A Community Devoted to the Preservation and Practice of Celestial Navigation and Other Methods of Traditional Wayfinding
From: Frank Reed
Date: 2016 Apr 20, 00:03 -0700
Peter Monta, you wrote:
"Would it help to suspend a collimated source in midair near the object of interest? "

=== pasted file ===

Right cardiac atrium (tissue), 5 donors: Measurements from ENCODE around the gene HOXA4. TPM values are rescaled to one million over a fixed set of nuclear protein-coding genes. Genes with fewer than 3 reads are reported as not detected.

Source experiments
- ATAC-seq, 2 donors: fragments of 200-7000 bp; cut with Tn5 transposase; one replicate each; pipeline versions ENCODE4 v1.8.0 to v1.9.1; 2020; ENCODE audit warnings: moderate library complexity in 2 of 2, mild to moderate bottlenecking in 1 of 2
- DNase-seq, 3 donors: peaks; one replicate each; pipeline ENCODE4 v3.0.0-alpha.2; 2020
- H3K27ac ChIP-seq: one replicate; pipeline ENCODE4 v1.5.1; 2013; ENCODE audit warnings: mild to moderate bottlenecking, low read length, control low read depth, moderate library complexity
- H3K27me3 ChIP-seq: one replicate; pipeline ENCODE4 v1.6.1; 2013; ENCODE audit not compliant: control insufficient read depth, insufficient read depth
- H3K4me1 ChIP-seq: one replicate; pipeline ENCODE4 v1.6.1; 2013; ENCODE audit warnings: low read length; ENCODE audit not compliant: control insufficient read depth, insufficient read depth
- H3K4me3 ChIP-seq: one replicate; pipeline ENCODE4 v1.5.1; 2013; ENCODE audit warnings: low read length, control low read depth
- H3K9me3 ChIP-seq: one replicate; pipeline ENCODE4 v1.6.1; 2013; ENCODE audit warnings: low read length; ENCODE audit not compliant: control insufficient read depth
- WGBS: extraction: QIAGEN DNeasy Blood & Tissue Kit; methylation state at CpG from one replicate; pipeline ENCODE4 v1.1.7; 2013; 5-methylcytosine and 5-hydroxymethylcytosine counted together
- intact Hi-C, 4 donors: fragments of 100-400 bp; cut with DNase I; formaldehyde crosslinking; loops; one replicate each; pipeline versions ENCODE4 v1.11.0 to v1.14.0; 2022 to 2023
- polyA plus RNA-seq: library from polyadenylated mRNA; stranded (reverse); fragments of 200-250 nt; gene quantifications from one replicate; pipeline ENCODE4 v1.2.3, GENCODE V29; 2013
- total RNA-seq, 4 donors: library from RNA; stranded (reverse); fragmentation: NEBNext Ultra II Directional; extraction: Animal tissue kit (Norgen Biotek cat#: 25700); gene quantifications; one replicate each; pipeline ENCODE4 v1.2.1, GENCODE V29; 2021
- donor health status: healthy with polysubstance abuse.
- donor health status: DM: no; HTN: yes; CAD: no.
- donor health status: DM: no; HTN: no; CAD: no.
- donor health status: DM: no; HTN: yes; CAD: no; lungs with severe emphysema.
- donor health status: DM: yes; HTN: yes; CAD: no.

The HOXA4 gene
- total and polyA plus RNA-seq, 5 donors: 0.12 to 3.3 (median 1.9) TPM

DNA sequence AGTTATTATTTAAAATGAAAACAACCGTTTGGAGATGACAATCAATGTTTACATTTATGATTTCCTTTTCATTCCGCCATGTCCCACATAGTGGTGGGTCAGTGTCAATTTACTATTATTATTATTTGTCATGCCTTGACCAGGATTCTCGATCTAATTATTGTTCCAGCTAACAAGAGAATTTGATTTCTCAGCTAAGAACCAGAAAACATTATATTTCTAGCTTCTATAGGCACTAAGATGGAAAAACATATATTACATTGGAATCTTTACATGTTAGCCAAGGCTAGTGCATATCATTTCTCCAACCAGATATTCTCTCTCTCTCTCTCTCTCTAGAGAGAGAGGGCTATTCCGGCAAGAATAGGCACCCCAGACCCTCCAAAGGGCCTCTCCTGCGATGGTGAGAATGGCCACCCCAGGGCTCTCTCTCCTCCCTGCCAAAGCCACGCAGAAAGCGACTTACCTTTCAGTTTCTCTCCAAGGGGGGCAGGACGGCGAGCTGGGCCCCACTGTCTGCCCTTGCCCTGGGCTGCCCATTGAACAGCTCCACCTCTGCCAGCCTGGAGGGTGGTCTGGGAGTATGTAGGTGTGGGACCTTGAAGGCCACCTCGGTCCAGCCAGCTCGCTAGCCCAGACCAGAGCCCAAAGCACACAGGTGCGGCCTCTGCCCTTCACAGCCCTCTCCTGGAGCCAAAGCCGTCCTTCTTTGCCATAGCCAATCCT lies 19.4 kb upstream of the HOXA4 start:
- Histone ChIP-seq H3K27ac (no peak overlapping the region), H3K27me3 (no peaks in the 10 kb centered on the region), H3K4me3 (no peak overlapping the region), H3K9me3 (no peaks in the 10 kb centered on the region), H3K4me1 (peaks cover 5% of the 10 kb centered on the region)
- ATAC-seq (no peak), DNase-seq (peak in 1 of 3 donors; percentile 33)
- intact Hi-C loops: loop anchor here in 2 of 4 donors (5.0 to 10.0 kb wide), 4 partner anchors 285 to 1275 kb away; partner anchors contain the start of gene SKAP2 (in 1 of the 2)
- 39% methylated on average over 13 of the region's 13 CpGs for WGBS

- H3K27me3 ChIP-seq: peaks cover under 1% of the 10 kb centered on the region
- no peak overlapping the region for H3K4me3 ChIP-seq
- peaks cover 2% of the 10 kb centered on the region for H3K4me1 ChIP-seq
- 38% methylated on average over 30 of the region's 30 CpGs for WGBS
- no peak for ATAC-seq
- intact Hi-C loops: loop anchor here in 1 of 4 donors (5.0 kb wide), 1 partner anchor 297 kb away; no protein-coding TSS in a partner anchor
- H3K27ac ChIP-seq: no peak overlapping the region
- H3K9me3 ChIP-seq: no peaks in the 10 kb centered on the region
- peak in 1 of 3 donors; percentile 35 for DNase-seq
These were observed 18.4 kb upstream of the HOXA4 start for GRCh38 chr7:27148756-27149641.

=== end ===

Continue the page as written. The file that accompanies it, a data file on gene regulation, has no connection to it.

Interesting idea! I have never experimented with a collimated light source, but even an un-collimated marker, if far enough away to be nearly in focus helps tremendously. That's a mouthful to refer to a high tree branch or a roof peak. The catch is getting the angular alignment right. For example, if I know that Jupiter is at altitude 42° and azimuth 141°, I can probably find it in late afternoon in a clear sky if I can place a tree branch right next to that exact location. A workable trick is to find it in a telescope based on true coordinates. Jupiter is almost always visible in a typical backyard telescope, like my old 6" reflector, even in the middle of the day so long as the sky is a nice deep blue. Then switch to binoculars by sighting along the telescope tube. Once you find it binoculars, you can "walk" the planet to a convenient foreground object like a high tree branch. Now aligned with the branch, you lower your binoculars and run a very slow search pattern close to the foreground tree branch. I have found Jupiter in late daylight this way a few times. It sure is easier when the Moon is close by...